How do you do that, exactly? By, uh, hiding out here in the woods? Huh.
I'm not hiding.
Really? What's your address? Excuse me.
Excuse me.
Thank you.
Nick, you made a commitment.
But you're belittling.
Now, if you're really a man of honor, you will honor your marital contract by coming in to my office and speaking with your wife.
No, I just think this is something we need to deal with before tomorrow.
Morning.
Yeah, well, then just email it over.
That's fine.
Good.
All right, thanks.
Oh.
Is that poisoned? - It's decaf.
- Are you trying to kill me? I'm just concerned about your health.
Okay, what are the updates on Marcus? Well, he spent the night under observation.
He's not suicidal.
Shrink just says it was some sort of crisis impulse.
Oh, well, I could have told you that.
He picked the closest door.
It happened to lead to the roof.
Police are taking him to be processed now.
He's going to jail? Look, he's got something that doesn't belong to him.
It's a crime.
- He invented it! - He signed it away.
Yeah, but I doubt he even understood what he was signing.
- Kate.
- Okay, what--what-- what if he gave the prototype back? It would help.
But Harrington talked to him at the hospital.
He is not being cooperative at all.
Oh, he'll talk to me.
Is that what your client wants? John wants the prototype.
It's Detective Harrington's case now.
Then I should find Detective Harrington's number.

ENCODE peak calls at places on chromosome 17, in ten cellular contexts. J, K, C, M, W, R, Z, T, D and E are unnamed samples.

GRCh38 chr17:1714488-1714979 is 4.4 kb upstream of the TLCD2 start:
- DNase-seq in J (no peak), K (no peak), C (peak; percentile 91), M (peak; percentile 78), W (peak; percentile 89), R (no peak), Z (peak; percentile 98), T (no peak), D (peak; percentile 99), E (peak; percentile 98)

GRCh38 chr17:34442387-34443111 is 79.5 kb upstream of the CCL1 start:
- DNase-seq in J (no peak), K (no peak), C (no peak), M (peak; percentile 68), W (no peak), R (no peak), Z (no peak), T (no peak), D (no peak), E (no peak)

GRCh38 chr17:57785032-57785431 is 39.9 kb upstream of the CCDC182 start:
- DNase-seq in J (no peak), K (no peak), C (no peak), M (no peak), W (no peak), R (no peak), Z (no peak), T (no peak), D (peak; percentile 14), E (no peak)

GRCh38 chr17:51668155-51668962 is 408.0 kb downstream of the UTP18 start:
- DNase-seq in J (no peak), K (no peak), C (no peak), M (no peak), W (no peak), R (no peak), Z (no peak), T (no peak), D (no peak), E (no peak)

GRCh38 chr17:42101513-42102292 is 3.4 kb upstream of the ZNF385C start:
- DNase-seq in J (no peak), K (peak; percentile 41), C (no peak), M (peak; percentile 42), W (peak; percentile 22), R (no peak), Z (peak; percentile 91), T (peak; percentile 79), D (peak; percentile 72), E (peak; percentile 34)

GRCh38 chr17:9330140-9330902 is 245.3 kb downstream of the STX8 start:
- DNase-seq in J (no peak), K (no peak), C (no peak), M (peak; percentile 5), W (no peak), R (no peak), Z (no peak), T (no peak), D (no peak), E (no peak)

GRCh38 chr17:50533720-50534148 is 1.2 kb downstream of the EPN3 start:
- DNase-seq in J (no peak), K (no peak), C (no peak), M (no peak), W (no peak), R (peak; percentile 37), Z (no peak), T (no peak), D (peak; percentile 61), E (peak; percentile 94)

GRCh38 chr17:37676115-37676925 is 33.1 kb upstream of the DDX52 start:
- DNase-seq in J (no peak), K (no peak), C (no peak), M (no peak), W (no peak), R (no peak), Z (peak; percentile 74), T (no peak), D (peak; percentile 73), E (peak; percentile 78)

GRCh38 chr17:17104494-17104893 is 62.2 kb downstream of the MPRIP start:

- No--hey, no, no, no.
- Excuse me.
No, no, don't--don't--no.
Was that important? Hi, Kim.
Kim, wait.
Kim.
Oh, hello.
Hey, you, uh, didn't come by today.
Well, I just didn't think you were interested in my sandwiches anymore.
What? I adore your sandwiches.
My day isn't complete without a ham and swiss.
Not this one, though.
But this one.
I got money at my desk.
So, um, how are your sketches coming for the graphic novel contest? Worse than yesterday.
You know, I wanna give them a new hero.
Something totally original.
But my brain is just-- it's choking.
You need some inspiration.
I do.
Maybe you need a model.
That's an interesting concept.
A muse? Oh, you mean, like, you? I'd love to do it.
But you're a busy, hardworking woman with a small business to run.
I will make the time.
The creative vortex of my mind is no place for a nice girl like you to wander into.
Leonardo, I know just how to inspire you.
Okay, come on.
You didn't get anything out of Marcus, did you? You didn't.
You didn't, right? Ten minutes? All right, you find out anything, you call me.
- I promise.
- Okay, ten minutes.
Okay, great.
Thank you.
Thank you so much.
You look very dapper in that suit today.
I'll be in my office.
Okay.
Great.
Since you came into my life, I've gone from standing on a rooftop to being locked in this room.
Well, it is a new day.
Why are you here? Marcus.
I meant it when I said I could help.